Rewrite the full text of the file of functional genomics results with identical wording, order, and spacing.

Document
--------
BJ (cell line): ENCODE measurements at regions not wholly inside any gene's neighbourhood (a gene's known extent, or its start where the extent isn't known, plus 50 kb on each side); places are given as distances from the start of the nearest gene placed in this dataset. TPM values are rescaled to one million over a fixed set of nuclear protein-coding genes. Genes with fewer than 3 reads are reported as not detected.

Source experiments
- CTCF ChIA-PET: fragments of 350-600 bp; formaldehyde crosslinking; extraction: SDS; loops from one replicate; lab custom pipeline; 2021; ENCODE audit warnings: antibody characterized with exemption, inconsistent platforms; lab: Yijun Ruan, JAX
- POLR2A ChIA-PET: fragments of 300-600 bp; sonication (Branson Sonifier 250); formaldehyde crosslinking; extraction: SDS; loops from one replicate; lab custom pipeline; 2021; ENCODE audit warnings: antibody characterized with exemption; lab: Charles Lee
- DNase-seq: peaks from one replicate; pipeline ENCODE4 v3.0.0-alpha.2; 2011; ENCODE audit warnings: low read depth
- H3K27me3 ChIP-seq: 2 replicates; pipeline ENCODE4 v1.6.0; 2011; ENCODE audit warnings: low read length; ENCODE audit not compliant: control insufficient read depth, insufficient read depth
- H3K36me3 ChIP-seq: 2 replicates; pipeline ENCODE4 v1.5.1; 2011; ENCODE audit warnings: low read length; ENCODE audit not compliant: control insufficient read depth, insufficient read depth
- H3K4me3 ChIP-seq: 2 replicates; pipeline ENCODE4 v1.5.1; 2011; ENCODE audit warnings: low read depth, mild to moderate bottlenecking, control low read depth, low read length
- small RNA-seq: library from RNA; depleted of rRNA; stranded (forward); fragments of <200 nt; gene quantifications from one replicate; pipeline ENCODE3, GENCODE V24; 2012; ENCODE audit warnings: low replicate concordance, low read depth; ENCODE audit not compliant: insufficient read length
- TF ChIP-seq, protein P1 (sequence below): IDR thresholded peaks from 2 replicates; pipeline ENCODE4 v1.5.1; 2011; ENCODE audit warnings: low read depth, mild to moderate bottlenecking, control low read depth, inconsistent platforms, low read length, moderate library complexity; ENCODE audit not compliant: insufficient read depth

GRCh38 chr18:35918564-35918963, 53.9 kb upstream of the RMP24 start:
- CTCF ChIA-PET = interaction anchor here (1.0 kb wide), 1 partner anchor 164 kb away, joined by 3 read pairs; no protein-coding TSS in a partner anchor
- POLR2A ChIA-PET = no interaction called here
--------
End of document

BJ (cell line): ENCODE measurements at regions not wholly inside any gene's neighbourhood (a gene's known extent, or its start where the extent isn't known, plus 50 kb on each side); places are given as distances from the start of the nearest gene placed in this dataset. TPM values are rescaled to one million over a fixed set of nuclear protein-coding genes. Genes with fewer than 3 reads are reported as not detected.

Source experiments
- CTCF ChIA-PET: fragments of 350-600 bp; formaldehyde crosslinking; extraction: SDS; loops from one replicate; lab custom pipeline; 2021; ENCODE audit warnings: antibody characterized with exemption, inconsistent platforms; lab: Yijun Ruan, JAX
- POLR2A ChIA-PET: fragments of 300-600 bp; sonication (Branson Sonifier 250); formaldehyde crosslinking; extraction: SDS; loops from one replicate; lab custom pipeline; 2021; ENCODE audit warnings: antibody characterized with exemption; lab: Charles Lee
- DNase-seq: peaks from one replicate; pipeline ENCODE4 v3.0.0-alpha.2; 2011; ENCODE audit warnings: low read depth
- H3K27me3 ChIP-seq: 2 replicates; pipeline ENCODE4 v1.6.0; 2011; ENCODE audit warnings: low read length; ENCODE audit not compliant: control insufficient read depth, insufficient read depth
- H3K36me3 ChIP-seq: 2 replicates; pipeline ENCODE4 v1.5.1; 2011; ENCODE audit warnings: low read length; ENCODE audit not compliant: control insufficient read depth, insufficient read depth
- H3K4me3 ChIP-seq: 2 replicates; pipeline ENCODE4 v1.5.1; 2011; ENCODE audit warnings: low read depth, mild to moderate bottlenecking, control low read depth, low read length
- small RNA-seq: library from RNA; depleted of rRNA; stranded (forward); fragments of <200 nt; gene quantifications from one replicate; pipeline ENCODE3, GENCODE V24; 2012; ENCODE audit warnings: low replicate concordance, low read depth; ENCODE audit not compliant: insufficient read length
- TF ChIP-seq, protein P1 (sequence below): IDR thresholded peaks from 2 replicates; pipeline ENCODE4 v1.5.1; 2011; ENCODE audit warnings: low read depth, mild to moderate bottlenecking, control low read depth, inconsistent platforms, low read length, moderate library complexity; ENCODE audit not compliant: insufficient read depth

GRCh38 chr18:35918564-35918963, 53.9 kb upstream of the RMP24 start:
- CTCF ChIA-PET = interaction anchor here (1.0 kb wide), 1 partner anchor 164 kb away, joined by 3 read pairs; no protein-coding TSS in a partner anchor
- POLR2A ChIA-PET = no interaction called here